The President Shippers Association of Lagos, Jonathan Nicole, has said Nigeria loses over N800 billion monthly due to lack of 24-hour seaport operation – about N9.6 trillion lost in a year.
According to Nicole, the Nigerian Customs Service (NCS) generated almost N26 billion daily in the past from seaports but, “the figure has dropped because our imports have reduced.The port is money-spinning. Payments are daily made to shipping companies, terminal operators, customs, transporters, Ministries, Department and Agencies (MDAs) in the ports.
“If one is bringing out 1,000 containers, add the customs duty, shipping and terminal charges, transportation and even under-the-table transactions, then you will understand the amount involved. We need to put in place policies that are workable and cannot be thwarted,” he said.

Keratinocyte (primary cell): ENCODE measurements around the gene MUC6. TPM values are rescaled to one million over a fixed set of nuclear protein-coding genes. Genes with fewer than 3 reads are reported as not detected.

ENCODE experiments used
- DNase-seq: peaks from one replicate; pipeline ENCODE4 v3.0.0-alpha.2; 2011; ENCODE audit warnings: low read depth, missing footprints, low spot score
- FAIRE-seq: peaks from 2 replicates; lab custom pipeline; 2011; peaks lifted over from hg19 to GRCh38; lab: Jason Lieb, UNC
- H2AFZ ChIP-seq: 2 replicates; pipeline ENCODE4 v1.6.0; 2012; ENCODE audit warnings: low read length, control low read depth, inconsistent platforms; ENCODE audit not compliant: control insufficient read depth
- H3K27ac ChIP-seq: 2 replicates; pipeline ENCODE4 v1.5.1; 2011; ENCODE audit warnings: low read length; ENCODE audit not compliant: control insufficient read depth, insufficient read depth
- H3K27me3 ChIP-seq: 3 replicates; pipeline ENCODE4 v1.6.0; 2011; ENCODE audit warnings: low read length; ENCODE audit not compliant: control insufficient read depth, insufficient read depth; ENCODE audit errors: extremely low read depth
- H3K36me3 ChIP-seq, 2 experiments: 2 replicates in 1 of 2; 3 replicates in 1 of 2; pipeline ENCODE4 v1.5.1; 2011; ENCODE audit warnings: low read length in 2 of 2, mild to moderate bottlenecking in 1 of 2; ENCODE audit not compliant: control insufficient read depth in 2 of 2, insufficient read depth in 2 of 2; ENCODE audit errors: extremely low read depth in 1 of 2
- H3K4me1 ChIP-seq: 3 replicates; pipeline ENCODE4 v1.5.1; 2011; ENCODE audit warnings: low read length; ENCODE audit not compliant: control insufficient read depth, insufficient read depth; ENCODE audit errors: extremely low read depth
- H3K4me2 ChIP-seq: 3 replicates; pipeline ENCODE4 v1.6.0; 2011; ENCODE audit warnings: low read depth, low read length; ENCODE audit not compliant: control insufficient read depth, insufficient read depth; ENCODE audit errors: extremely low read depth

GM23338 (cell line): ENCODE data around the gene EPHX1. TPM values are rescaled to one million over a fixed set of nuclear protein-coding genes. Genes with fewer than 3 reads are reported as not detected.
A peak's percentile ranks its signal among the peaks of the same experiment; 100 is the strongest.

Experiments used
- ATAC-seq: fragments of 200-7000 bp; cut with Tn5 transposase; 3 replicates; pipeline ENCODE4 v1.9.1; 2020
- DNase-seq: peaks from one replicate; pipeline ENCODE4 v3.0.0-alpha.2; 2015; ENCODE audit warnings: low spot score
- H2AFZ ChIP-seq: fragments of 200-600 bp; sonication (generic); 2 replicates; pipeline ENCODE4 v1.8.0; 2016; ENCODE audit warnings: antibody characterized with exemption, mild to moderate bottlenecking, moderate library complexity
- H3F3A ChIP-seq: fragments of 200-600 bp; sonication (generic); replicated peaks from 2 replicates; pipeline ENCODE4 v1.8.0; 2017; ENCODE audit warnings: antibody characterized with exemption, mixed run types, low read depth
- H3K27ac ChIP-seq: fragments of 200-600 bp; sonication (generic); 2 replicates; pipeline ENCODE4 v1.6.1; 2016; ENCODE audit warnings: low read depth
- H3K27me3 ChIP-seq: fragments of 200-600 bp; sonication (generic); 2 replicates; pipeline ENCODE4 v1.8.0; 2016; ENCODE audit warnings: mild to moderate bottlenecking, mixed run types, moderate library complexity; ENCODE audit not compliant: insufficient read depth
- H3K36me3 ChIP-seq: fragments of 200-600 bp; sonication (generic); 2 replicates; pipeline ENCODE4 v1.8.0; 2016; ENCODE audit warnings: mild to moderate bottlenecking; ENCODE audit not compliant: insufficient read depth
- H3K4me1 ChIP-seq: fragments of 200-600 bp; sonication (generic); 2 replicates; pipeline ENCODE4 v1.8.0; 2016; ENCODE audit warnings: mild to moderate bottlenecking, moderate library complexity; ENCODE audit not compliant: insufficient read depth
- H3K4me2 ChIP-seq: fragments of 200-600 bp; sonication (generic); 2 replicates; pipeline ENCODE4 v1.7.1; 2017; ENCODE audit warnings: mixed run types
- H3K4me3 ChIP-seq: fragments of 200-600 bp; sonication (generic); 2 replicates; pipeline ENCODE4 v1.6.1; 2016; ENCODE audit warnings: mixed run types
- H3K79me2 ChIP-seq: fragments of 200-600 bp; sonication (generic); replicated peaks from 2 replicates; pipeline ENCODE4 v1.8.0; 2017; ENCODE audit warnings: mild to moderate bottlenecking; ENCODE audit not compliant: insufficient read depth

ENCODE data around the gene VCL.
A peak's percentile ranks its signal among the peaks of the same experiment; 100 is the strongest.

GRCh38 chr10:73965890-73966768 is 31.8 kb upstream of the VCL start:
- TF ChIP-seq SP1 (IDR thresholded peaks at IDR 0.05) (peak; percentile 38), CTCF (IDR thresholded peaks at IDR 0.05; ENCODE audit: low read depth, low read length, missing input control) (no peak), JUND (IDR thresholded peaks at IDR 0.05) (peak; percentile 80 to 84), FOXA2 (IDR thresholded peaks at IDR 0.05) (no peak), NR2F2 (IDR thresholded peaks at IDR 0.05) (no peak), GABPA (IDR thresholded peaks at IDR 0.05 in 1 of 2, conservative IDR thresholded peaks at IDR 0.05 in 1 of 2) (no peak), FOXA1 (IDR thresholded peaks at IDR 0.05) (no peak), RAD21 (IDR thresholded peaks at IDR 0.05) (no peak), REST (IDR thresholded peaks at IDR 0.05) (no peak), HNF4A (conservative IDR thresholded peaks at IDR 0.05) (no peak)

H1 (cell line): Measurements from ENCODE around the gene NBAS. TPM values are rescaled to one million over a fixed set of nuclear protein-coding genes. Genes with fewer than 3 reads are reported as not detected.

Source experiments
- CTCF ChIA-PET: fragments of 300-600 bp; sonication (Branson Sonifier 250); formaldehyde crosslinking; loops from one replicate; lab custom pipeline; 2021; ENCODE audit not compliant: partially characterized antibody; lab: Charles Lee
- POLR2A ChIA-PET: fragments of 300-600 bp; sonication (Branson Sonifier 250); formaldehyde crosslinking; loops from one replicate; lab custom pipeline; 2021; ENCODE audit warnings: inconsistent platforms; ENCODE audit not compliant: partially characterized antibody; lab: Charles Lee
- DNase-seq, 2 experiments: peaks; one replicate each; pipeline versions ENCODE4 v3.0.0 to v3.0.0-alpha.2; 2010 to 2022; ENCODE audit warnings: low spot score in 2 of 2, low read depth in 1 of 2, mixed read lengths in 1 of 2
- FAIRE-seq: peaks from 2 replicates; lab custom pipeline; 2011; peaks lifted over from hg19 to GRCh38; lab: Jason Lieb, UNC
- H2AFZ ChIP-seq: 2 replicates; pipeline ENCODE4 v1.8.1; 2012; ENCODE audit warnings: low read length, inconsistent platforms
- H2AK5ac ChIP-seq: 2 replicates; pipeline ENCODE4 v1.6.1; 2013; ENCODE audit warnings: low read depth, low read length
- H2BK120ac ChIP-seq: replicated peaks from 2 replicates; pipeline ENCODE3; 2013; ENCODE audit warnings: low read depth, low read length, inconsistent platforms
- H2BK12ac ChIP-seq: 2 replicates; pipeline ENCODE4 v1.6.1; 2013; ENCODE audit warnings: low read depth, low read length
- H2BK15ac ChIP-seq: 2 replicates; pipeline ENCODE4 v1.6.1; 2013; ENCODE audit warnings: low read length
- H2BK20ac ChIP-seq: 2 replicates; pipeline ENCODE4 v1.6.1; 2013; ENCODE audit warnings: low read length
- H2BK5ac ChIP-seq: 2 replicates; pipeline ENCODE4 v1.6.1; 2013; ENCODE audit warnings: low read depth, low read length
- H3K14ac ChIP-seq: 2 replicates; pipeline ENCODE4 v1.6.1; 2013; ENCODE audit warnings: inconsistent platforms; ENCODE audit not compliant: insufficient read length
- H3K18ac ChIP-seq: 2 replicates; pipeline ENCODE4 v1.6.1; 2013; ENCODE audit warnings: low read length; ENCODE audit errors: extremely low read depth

He also alleged that some unpatriotic elements thwarted laws and policies because they wanted to make money, adding that the refusal of some government agencies to key into the 24-hour port operation directive, describing it as unfortunate.
In May 2017, the Vice President Yemi Osinbajo had signed an executive order directing resumption of 24-hour operations at the Apapa Port as well as prohibiting touts on the seaport.
However, the 24-hour operations have yet to commence in the seaports while the agencies sacked from operating at the seaports have returned to participate in physical examination of cargoes.
Also, the managing director, Nigerian Ports Authority (NPA), Ms Hadiza Bala-Usman, recently accused some Federal Government agencies at the ports of lack of compliance with the directive and executive order.
A breakdown of the revenue showed that in 2016, the authority’s revenue hit N182.42 billion against the N173.447 billion generated in 2015.
However, there was a revenue surge in 2017 when the authority generated a total of N259.99 billion, marking about 42 per cent increase compared to 2016.
In 2018, the revenue generation hit N282.42 billion while 2019 peaked at around N300 billion, making it the highest in the authority’s history.